The quest for authenticity is ostensibly born out of a desire to resist mass-produced capitalism, yet the pervasiveness of this desire means countercultural trends are rapidly appropriated by the mainstream. In The Authenticity Hoax, Potter concludes that we need to “come to terms with modernity” by recognizing liberal democracy and the market economy as givens, but I’m not so sure.
If we choose to see only the aesthetic virtue of nostalgia, ignoring its ideological dimensions, we participate in an inhospitable value system that excludes, well, most people. When we buy into a trend like eco-tourism, for example, we’re not just glorifying living without electricity and with daily meditation, we’re consuming an ideological system. As Slavoj Žižek argues: “When we buy a cappuccino from Starbucks, we also buy quite a lot of ideology… ‘Yes, our cappuccino is more expensive than others,’ but then comes the story. ‘We give 1% of all our income to Guatemalan children to keep them healthy… [or] some Saharan farmers, or to save the forest, to enable organic growing for coffee, or whatever or whatever…. Starbucks enables you to be consumerist without any bad conscience because the price for the countermeasure of fighting consumerism is already included into the price of a commodity.” This absolves us of guilt but ensures that consumerism continues.
Žižek refers to this model as “the ultimate form of consumerism”—selling redemption as part of the price of consumption, both literally and figuratively. But if we make peace with liberal democracy, the market economy, and blindly embrace Starbucks’ clever business model as a convenient way to find meaning outside the consumerist machine, we threaten the rigor with which we might define social progress. If we regard “authentic” consumer choices as an outlet for self-expression reflecting a commitment to personal beliefs, we displace useful energy from serious issues to the personal performance of “politics.” And with politics in scare quotes, the threat to progress becomes a real—dare I say authentic—object of fear.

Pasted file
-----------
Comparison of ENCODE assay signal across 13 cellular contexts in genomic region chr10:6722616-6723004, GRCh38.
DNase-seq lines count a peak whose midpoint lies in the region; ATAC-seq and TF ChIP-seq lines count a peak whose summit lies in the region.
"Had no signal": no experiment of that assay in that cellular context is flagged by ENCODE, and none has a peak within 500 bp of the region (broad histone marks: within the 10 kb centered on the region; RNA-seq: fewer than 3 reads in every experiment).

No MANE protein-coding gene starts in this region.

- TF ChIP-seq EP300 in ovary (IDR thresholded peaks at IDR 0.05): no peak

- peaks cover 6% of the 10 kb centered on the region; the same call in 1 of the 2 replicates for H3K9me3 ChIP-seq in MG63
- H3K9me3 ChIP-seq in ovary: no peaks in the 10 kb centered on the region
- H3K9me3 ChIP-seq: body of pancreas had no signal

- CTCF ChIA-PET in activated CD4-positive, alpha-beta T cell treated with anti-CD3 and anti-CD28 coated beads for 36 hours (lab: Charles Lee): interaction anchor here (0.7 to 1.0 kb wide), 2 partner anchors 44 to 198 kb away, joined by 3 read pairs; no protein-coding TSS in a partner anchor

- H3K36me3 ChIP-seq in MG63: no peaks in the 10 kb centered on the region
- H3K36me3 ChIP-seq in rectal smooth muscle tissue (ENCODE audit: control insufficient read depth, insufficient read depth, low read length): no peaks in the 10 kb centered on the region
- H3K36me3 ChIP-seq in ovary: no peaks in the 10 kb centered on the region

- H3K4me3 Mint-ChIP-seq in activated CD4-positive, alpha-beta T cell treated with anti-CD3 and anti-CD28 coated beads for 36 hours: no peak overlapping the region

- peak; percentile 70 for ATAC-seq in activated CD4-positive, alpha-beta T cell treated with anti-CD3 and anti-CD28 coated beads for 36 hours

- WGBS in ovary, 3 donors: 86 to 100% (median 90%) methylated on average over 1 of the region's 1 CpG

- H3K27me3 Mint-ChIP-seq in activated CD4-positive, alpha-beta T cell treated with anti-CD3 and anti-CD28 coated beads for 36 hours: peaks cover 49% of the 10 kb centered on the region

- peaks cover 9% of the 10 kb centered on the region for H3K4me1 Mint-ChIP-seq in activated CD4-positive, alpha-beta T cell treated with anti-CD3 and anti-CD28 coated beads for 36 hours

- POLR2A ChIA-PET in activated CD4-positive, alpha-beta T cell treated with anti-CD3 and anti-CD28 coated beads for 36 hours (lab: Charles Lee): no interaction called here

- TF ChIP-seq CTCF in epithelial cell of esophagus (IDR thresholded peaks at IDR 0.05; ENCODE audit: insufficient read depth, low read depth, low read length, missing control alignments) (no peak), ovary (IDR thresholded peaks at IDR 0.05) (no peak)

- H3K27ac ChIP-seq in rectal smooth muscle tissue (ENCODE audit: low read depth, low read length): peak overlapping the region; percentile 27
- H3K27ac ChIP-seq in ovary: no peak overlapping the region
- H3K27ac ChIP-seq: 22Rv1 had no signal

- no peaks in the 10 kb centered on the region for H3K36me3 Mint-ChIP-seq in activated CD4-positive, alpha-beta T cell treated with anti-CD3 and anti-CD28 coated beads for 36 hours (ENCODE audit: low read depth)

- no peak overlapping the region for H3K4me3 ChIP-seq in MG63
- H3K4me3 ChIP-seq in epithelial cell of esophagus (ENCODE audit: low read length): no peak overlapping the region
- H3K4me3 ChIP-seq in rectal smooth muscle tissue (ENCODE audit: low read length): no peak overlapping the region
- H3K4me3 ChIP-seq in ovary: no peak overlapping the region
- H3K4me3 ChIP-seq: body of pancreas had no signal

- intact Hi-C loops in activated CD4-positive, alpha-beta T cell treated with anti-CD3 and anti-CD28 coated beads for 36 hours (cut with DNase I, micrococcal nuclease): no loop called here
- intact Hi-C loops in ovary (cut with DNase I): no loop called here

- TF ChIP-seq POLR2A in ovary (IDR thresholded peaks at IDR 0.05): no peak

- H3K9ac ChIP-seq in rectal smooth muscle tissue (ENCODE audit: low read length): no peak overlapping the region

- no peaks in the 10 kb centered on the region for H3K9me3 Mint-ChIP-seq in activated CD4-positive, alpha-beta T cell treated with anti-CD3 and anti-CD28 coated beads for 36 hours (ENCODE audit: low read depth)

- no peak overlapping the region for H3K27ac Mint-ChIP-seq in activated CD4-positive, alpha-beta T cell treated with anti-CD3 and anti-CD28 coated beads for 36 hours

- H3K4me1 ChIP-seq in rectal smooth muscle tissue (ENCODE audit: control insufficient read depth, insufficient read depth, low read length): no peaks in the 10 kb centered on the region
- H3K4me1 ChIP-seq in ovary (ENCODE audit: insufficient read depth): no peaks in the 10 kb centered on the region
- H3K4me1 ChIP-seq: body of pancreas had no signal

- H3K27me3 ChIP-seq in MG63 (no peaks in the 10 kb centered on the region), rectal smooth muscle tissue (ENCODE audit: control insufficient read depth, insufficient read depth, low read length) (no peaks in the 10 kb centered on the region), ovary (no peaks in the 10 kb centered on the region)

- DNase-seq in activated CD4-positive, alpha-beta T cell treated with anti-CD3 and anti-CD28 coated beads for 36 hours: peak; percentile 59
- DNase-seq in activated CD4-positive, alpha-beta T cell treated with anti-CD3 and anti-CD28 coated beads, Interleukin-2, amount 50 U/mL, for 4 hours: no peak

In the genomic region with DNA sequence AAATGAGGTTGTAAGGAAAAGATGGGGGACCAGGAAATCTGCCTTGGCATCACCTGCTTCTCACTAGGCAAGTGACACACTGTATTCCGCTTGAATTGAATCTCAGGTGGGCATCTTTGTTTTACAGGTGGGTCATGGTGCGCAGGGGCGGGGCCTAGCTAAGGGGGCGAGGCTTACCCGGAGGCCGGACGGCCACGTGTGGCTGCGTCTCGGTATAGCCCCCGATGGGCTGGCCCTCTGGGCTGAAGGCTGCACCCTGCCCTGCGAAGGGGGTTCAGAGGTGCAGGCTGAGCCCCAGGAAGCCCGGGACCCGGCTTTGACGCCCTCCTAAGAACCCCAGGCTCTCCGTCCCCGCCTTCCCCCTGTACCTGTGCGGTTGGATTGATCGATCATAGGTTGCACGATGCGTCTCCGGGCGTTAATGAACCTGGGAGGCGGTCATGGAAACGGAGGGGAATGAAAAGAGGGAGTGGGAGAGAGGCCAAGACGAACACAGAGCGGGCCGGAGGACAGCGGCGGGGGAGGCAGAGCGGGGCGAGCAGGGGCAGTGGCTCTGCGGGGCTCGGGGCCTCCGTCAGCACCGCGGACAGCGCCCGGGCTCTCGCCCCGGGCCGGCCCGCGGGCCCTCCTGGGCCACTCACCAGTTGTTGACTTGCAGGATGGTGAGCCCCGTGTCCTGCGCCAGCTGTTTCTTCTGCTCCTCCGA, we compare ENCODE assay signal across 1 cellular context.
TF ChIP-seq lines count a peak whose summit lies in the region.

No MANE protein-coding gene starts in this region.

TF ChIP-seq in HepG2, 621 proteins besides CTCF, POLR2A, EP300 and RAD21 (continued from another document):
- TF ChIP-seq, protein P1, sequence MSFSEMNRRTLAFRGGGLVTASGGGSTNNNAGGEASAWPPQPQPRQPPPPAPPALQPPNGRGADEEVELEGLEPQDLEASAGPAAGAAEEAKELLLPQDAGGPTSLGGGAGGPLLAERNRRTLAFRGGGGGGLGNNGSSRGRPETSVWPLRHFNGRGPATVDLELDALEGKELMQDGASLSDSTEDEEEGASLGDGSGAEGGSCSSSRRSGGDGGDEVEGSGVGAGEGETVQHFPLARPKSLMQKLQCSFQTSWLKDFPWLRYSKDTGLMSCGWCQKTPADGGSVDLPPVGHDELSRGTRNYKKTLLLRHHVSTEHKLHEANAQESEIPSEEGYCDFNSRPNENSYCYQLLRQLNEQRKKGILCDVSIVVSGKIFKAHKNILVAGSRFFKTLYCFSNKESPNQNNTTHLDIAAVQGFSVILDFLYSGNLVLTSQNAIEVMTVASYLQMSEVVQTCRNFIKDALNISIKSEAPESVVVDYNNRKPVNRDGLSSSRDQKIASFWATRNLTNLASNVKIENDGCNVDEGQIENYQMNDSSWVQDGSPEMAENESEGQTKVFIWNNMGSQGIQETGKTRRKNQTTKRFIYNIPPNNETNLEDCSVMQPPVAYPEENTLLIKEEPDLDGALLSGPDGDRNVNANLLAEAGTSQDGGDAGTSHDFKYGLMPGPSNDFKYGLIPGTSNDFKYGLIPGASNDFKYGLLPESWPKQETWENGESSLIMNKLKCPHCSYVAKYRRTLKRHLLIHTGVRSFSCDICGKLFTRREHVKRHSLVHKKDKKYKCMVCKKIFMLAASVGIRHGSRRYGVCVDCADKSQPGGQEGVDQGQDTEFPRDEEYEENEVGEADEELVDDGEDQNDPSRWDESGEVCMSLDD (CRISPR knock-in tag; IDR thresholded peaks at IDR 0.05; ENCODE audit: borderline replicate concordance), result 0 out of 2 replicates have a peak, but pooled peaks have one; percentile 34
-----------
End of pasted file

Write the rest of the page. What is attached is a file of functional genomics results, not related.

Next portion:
In Kristian Niemietz’s Biercean-style definition, “consumerism” is the stuff that other people buy. In addition to being witty, this also accurately identifies the status competition that is the mechanism at work in these dime-a-dozen Marxish critiques. Lieberman, you see, is here to tell you that your Tiny Houses and farm-to-table-restaurants aren’t truly threatening to the capitalist status quo — apparently, any innovation which isn’t instantly and equally available to all without exception only perpetuates privilege and inequality, and clearly, any progressive improvements which leave the fundamentals of a market economy intact are fraudulent. Or, to go ahead and put too fine a point on it, she’s doing a rarefied version of what she’s complaining about — competing against rivals to sell a positional good. She’s an apex predator in the circle of performative consumer life.
It might surprise her to find that Spiked magazine, which represents a British libertarian/classical liberal perspective, is also enamored of this line of criticism — see here for a typical example which I happen to remember off the top of my head. This bipartisan consensus ought to alert us to the common denominator of human nature at work here, namely, the desire to position myself as cooler, more fashionable, more in-the-know than you, however irrelevant that may be in the world of functioning, practical adults. But I suppose when you’ve spent grad school studying turgid windbags like Adorno, Horkheimer and Zizek, only to end up paying the bills by writing for such radical journals as Cosmopolitan, Teen Vogue, and Marie Claire, you’ll seize any chance you can to feel superior to others.
I especially love that line, “the rigor with which we might define social progress.” Oh, might we? Well, I, for one, would love to see what sort of rigorous vision she has. Cynical me, I suspect it’s nothing more than vague gesturing in the general direction of some Rousseauvian fantasy in which the compromises and tradeoffs of sociopolitical life are finally transcended. The point is always to complain that other people aren’t doing enough to transform the world, not to provide a positive example of your own, which, again, these kinds of reheated left-wing leftovers are incapable of doing anyway. True, increased consumer choice and purchasing power won’t make people much more content. But that’s because human beings are inherently restless, easily bored, and prone to all sorts of logical and psychological flaws which constantly undermine our own happiness, which itself is an amorphous, moving target. Like any other product, left-wing critique promises more than it could ever deliver, but as long as people get excited by the commercials, they’ll keep chasing the illusion. At least it gives people like her a job.